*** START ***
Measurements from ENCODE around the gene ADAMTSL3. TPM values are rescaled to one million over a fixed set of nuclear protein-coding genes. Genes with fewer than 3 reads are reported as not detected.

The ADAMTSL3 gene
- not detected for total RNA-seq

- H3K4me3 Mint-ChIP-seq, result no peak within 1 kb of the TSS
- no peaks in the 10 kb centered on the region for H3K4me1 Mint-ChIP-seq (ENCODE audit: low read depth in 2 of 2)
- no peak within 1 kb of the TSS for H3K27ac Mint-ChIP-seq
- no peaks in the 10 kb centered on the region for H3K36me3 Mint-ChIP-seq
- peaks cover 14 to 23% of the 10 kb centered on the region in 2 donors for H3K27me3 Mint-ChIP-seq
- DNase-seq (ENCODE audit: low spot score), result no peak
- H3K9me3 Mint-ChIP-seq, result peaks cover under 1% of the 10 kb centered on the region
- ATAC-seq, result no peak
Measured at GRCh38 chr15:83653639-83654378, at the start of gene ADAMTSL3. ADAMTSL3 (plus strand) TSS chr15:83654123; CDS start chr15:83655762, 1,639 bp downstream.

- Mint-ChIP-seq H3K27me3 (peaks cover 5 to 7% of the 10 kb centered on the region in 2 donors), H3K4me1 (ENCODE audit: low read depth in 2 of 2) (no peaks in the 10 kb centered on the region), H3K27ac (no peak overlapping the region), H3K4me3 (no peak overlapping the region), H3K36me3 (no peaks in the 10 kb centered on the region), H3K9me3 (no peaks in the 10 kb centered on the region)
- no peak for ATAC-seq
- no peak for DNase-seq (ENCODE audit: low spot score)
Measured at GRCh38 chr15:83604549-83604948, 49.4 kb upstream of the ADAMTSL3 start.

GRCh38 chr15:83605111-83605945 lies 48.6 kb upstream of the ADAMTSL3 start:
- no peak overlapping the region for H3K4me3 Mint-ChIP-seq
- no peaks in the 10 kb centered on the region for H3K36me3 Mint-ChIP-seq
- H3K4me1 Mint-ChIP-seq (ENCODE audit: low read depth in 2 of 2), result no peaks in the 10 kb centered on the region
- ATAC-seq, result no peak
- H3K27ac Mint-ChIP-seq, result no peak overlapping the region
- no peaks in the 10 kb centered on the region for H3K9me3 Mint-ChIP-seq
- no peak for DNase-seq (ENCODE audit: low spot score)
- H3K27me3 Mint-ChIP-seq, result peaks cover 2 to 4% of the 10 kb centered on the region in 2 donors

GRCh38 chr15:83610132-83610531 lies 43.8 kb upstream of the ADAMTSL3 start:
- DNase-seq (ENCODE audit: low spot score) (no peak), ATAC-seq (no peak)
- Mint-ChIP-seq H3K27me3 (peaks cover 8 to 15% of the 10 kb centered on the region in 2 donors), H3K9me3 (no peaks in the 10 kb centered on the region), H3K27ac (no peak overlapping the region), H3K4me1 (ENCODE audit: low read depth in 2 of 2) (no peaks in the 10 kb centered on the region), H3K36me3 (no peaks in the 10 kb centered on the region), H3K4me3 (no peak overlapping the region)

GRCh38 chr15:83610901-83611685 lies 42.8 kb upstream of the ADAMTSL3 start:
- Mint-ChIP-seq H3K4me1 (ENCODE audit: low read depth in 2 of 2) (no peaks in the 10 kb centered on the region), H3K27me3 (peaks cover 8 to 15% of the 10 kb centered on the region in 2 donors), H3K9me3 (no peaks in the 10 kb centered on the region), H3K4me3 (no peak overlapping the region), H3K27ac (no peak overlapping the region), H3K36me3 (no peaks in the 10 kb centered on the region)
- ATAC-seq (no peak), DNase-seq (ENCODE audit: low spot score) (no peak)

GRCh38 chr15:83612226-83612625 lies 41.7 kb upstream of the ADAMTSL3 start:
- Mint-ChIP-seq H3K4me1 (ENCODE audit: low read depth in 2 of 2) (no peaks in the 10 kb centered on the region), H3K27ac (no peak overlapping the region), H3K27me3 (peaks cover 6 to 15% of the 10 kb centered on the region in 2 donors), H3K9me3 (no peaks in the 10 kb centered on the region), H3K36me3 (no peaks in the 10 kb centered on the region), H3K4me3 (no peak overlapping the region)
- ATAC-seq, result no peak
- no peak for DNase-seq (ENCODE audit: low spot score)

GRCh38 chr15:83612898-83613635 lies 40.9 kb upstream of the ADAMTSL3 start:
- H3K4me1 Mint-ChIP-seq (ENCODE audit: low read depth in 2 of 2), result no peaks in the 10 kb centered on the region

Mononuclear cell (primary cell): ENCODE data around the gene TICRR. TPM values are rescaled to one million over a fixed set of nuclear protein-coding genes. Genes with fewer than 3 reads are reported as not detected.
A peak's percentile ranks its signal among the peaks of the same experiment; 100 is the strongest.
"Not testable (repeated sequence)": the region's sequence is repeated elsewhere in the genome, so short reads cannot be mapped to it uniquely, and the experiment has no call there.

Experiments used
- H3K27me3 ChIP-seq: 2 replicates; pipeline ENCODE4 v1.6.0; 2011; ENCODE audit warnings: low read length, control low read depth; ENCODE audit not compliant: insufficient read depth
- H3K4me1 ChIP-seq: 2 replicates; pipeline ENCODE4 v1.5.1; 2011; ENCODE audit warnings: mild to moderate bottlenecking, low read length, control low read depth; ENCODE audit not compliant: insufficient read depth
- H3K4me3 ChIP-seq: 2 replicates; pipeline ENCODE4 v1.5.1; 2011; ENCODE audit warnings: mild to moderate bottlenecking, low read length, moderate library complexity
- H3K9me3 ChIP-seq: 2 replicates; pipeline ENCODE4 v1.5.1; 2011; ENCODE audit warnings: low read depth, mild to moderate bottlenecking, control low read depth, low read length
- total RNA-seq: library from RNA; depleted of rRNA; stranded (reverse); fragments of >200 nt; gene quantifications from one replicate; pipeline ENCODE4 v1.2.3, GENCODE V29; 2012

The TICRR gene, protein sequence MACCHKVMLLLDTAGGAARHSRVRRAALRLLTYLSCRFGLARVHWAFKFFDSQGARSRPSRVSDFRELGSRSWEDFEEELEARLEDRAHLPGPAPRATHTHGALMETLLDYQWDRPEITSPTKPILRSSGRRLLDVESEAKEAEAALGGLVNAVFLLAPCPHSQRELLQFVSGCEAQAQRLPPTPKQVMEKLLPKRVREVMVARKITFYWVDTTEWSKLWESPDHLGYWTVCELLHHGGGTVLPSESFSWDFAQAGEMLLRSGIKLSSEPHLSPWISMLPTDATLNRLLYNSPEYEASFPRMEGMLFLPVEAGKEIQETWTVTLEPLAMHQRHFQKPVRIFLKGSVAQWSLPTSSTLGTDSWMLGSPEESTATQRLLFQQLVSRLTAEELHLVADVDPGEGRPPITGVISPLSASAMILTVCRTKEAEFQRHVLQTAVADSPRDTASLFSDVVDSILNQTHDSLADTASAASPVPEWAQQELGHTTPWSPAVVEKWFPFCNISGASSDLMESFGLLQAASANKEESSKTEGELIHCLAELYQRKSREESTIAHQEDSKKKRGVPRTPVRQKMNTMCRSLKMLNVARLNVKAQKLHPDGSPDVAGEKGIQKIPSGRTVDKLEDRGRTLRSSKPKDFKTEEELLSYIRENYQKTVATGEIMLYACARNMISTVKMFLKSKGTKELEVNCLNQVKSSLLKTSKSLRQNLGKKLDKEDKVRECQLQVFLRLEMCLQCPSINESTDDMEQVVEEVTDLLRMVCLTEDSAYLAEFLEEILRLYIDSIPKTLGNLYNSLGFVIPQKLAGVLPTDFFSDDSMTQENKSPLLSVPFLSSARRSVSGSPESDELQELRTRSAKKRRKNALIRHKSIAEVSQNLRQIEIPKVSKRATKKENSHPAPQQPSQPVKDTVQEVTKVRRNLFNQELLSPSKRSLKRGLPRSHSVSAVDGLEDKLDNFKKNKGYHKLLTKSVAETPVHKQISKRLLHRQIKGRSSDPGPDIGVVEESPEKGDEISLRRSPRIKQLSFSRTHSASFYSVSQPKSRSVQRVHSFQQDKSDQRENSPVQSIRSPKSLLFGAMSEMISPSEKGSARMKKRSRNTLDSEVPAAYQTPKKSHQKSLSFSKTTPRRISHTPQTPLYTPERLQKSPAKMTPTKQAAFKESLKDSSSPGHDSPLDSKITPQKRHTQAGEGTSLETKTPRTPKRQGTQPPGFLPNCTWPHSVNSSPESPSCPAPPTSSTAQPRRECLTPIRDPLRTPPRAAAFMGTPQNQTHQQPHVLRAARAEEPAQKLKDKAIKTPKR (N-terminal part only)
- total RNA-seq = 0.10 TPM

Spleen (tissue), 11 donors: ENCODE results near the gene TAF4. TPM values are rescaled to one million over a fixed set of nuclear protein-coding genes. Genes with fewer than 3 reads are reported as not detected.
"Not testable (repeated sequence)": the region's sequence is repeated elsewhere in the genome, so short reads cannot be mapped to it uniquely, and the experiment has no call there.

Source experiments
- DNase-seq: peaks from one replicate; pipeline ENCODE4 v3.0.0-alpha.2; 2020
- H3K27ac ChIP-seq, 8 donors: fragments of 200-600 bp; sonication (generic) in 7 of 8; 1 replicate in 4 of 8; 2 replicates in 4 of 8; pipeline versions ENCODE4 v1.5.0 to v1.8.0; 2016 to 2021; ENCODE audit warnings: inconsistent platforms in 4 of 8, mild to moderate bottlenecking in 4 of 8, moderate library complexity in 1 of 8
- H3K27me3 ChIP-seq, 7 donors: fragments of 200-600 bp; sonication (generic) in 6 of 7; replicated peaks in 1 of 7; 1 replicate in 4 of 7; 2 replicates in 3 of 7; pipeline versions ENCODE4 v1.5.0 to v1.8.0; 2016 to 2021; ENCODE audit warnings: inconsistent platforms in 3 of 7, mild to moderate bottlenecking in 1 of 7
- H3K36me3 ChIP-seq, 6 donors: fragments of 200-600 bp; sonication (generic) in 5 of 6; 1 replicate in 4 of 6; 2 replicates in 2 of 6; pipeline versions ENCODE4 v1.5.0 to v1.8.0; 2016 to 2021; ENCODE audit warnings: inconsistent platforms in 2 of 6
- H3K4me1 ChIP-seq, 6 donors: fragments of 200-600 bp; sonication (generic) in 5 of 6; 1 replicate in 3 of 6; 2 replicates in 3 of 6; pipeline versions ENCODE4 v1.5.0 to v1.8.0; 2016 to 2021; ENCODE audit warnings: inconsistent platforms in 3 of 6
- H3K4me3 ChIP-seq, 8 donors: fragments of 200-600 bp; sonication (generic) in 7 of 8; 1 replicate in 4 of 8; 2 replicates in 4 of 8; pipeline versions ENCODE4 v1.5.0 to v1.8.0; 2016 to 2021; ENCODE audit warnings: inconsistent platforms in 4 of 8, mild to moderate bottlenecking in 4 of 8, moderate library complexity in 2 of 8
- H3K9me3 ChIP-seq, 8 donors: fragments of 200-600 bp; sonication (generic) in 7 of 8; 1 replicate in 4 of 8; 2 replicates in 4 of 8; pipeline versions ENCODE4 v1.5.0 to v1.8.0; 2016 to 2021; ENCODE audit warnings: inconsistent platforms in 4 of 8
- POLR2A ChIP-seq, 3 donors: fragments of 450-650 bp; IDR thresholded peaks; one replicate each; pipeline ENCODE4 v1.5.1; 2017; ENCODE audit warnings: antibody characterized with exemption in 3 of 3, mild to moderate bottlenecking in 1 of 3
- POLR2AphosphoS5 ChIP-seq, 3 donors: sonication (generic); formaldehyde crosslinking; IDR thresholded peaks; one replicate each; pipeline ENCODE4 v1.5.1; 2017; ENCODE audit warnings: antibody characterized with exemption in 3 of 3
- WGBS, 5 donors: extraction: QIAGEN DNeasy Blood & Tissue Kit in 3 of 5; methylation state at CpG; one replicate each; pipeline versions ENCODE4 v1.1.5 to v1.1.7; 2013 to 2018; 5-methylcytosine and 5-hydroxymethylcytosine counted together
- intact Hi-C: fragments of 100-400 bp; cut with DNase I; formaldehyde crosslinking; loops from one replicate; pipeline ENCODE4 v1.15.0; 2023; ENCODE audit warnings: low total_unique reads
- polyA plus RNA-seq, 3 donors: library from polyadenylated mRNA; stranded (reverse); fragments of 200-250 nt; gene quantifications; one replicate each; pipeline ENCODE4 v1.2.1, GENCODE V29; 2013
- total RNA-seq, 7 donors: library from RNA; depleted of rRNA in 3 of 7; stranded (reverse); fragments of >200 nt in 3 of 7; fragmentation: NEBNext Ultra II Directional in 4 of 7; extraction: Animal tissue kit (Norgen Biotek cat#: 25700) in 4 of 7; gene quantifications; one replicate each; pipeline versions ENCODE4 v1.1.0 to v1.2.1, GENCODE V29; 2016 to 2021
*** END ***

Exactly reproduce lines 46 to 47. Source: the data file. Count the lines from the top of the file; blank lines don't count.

- total RNA-seq: library from RNA; depleted of rRNA; stranded (reverse); fragments of >200 nt; gene quantifications from one replicate; pipeline ENCODE4 v1.2.3, GENCODE V29; 2012

The TICRR gene, protein sequence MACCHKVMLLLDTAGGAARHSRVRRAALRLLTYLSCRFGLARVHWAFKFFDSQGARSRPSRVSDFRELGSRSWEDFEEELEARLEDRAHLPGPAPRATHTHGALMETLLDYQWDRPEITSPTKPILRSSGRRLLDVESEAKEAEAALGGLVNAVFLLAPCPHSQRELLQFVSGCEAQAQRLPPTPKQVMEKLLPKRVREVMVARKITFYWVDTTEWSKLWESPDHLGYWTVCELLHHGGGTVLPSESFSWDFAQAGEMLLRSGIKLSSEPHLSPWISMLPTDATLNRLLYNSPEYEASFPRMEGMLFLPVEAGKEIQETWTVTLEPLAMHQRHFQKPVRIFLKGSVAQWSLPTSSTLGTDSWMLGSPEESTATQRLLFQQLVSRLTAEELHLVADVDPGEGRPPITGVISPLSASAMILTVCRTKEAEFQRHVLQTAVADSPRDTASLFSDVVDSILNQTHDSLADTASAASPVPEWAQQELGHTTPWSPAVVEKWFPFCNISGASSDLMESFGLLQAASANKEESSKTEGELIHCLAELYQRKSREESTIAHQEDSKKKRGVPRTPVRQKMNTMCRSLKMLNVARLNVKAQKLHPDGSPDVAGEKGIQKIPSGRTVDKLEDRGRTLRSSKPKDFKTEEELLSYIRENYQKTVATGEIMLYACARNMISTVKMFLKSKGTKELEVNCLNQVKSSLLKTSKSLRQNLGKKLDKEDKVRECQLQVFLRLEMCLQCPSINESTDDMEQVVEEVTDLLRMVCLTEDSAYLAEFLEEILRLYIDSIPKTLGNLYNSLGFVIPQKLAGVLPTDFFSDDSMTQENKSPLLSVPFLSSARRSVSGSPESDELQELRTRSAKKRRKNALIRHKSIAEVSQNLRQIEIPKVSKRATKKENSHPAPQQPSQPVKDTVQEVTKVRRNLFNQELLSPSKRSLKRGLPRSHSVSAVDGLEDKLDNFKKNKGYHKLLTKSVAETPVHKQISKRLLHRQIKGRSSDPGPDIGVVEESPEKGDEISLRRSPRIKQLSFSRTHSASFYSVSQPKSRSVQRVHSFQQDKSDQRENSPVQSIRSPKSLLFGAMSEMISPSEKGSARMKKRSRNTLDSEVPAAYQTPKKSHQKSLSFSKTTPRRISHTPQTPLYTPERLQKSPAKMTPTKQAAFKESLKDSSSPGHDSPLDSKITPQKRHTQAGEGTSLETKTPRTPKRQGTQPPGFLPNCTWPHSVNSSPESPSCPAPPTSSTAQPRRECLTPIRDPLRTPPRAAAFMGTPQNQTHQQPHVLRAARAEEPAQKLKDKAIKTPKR (N-terminal part only)